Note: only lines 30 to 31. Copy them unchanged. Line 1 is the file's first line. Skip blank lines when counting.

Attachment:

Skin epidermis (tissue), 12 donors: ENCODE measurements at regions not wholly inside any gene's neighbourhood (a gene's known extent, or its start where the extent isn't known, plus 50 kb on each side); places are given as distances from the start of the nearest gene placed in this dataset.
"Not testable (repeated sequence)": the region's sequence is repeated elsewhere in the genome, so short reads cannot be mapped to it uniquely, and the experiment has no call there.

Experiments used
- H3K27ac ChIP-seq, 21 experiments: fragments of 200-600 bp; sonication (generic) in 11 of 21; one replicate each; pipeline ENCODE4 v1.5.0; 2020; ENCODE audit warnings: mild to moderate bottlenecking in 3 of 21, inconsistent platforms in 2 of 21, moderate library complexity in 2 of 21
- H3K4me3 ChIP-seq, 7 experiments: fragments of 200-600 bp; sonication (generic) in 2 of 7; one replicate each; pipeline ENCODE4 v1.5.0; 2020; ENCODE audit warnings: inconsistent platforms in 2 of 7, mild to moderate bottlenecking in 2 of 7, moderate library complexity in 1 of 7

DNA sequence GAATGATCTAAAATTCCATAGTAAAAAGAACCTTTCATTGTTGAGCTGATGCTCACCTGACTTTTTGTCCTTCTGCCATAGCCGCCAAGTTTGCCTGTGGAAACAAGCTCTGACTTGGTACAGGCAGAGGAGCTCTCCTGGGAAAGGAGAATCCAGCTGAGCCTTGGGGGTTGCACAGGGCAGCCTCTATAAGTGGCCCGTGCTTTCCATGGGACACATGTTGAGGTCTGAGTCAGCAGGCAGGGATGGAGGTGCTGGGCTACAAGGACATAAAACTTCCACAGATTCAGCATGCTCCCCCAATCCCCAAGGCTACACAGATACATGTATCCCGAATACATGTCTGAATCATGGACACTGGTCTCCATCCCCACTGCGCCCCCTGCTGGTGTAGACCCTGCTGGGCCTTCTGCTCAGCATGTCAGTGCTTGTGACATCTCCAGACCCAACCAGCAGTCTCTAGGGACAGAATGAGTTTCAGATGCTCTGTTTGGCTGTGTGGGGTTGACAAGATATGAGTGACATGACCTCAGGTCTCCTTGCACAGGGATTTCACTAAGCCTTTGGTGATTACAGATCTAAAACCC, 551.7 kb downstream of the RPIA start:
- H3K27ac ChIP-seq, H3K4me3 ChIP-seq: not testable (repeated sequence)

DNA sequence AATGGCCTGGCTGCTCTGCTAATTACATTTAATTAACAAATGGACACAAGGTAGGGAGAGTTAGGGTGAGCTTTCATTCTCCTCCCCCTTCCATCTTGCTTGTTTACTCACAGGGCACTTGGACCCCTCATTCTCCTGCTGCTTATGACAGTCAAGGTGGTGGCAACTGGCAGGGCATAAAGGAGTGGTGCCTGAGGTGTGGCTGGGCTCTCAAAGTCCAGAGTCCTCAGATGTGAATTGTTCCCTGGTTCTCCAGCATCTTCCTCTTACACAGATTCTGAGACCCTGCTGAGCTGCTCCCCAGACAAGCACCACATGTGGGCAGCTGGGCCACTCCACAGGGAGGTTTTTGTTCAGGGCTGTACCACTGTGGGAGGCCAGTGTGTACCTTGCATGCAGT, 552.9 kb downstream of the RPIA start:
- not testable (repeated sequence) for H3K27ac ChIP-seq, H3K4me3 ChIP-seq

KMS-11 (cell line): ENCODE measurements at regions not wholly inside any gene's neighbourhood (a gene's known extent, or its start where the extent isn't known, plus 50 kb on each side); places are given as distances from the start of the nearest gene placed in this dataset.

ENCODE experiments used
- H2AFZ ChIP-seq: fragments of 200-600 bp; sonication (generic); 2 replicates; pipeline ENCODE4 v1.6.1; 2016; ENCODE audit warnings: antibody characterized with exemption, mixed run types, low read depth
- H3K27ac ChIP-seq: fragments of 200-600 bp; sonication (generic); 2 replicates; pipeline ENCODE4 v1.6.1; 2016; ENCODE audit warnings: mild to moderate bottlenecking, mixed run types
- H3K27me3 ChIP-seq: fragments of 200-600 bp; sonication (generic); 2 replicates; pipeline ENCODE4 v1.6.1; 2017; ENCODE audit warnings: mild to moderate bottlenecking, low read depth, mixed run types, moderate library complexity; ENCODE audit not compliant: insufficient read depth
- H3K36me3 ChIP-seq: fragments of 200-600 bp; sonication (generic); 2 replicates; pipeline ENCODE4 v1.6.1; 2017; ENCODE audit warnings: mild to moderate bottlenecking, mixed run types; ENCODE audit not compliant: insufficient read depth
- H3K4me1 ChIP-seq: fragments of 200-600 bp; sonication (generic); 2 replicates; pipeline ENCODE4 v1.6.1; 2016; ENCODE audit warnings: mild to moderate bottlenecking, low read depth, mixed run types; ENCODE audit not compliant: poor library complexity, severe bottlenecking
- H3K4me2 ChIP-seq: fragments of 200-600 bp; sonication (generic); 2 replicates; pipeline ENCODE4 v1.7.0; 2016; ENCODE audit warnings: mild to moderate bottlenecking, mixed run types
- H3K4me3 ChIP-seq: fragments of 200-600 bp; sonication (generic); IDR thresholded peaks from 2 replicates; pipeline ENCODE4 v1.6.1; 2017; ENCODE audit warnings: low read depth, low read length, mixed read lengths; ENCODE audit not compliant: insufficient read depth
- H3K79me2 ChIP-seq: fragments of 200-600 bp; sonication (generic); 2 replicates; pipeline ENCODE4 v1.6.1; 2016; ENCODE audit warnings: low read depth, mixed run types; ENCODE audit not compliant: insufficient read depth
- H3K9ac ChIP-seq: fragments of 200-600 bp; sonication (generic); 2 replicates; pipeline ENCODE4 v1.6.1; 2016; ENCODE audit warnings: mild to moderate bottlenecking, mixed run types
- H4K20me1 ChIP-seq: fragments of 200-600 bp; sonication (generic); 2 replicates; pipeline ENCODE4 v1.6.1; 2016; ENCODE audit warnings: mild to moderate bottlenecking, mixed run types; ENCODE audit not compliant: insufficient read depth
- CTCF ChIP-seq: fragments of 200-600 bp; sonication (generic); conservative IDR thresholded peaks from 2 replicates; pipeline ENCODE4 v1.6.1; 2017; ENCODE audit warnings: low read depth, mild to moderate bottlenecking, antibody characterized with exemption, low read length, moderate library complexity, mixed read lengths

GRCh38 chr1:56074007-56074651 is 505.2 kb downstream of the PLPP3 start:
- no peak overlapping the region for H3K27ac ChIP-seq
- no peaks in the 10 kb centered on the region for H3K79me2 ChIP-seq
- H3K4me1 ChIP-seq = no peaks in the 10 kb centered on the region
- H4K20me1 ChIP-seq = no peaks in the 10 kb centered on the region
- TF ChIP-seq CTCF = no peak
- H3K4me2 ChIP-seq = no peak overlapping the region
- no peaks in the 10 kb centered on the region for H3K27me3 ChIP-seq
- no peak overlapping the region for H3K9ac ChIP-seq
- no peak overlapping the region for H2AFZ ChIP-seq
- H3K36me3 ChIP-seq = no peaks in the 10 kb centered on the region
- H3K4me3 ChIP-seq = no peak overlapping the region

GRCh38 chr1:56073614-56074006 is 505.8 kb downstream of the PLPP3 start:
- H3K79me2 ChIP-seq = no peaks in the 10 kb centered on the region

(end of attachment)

- no peaks in the 10 kb centered on the region for H3K27me3 ChIP-seq
- no peak overlapping the region for H3K9ac ChIP-seq